This is going to be a brief one (for me!) and it's picture free. It's not that we don't have excellent pictures of Hallie from our visit to the Howell Living History Farm in NJ last weekend, where Hallie got to meet all of her favorite animals (she referred to them--horses, sheep, cows, and pigs--by name and made all the appropriate animal sounds, a sort of specialty of hers right now) and where she got to hang out with fellow micropreemies Eliza Grace and Elizabeth. We do. Plus we have some cute pics of Hallie in her Phillies cap (she loves wearing baseball hats backwards, and of course, showing tons of spirit for her hometown team, who at times this week have displaced her beloved Rachel Coleman). Sadly, however, I've been having some major computer problems so it's kind of miraculous that I am getting this post out at all. Not to mention the conference paper that I am furiously attempting to write. I am hopeful that the whiz-bang tech folks at my college will be able to fix the software problem (at least it's only that; two years ago I had two fatal hard drive crashes in the span of one month on two separate laptops) and I'll be back to having a hard drive directory that I can access, enough space to upload pictures of my kiddo, and less concern about whether I'll be able to conduct more or less high-tech lectures in the classroom.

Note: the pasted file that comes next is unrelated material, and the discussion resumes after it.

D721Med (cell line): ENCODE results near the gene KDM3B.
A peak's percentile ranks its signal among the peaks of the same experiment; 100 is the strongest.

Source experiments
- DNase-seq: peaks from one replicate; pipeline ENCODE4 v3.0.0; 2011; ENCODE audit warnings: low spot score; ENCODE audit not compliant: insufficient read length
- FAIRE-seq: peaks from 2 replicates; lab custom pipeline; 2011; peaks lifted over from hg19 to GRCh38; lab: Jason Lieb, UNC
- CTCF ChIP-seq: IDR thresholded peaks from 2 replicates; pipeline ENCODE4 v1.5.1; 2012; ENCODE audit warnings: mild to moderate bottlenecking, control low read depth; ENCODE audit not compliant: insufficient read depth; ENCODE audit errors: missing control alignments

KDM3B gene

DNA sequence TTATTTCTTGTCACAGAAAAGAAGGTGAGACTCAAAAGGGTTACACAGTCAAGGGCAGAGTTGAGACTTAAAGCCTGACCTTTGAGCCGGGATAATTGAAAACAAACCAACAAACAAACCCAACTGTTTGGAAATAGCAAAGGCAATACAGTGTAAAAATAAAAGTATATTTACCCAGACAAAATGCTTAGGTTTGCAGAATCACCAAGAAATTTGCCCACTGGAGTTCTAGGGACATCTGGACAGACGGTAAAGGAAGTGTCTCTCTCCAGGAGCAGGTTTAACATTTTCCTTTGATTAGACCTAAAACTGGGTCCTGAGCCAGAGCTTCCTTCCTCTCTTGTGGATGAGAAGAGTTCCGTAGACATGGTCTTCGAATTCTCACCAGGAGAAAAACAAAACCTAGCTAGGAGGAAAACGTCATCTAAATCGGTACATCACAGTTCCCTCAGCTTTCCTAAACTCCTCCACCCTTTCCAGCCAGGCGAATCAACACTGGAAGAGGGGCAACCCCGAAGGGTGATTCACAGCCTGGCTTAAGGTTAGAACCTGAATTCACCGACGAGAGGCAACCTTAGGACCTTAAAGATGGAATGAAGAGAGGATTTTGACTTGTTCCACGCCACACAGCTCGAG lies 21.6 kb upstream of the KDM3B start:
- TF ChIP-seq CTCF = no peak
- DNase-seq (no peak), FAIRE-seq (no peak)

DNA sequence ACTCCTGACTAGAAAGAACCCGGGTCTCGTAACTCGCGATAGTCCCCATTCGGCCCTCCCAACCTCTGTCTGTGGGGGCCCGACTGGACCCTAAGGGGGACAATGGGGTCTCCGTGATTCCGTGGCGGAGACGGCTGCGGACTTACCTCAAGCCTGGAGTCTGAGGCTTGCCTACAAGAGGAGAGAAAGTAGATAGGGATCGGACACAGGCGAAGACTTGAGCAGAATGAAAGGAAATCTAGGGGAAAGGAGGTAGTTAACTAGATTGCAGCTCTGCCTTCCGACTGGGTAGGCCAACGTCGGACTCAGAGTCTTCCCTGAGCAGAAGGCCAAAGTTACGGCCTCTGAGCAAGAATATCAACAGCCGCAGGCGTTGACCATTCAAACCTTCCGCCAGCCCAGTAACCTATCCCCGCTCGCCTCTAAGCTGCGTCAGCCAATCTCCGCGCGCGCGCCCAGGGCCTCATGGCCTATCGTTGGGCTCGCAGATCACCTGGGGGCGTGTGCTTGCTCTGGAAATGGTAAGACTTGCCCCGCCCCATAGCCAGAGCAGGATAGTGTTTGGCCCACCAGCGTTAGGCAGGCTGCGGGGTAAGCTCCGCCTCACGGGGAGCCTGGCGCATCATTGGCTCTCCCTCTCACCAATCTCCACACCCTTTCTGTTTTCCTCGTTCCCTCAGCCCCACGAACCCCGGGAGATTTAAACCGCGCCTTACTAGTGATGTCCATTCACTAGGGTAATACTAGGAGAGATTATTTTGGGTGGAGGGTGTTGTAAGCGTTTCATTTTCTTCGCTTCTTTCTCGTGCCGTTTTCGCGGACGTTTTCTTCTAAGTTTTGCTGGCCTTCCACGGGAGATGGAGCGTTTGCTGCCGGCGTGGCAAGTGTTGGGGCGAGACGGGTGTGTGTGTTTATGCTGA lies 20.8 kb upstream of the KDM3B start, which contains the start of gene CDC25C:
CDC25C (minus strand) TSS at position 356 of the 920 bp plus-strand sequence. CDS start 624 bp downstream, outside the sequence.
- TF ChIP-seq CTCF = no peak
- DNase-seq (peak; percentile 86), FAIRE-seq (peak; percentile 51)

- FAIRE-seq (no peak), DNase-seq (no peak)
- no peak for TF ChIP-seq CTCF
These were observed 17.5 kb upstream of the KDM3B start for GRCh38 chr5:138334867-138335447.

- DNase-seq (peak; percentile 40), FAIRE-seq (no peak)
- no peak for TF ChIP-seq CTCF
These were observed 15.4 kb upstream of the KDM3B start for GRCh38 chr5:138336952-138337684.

Anyway, I digress. Computer troubles (and writer's block) aside, it's been a nice week here. As the title of this post suggests, it's also been fairly free of vomit (just one run in with a tooth brush and another, at Howell farm, related to startling by a steam engine whistle. Gotta love the sensory stuff, don'tcha?) We're now at day 126 without spew for the year, which is pretty darned momentous. And we're at this point in the middle of another food trial.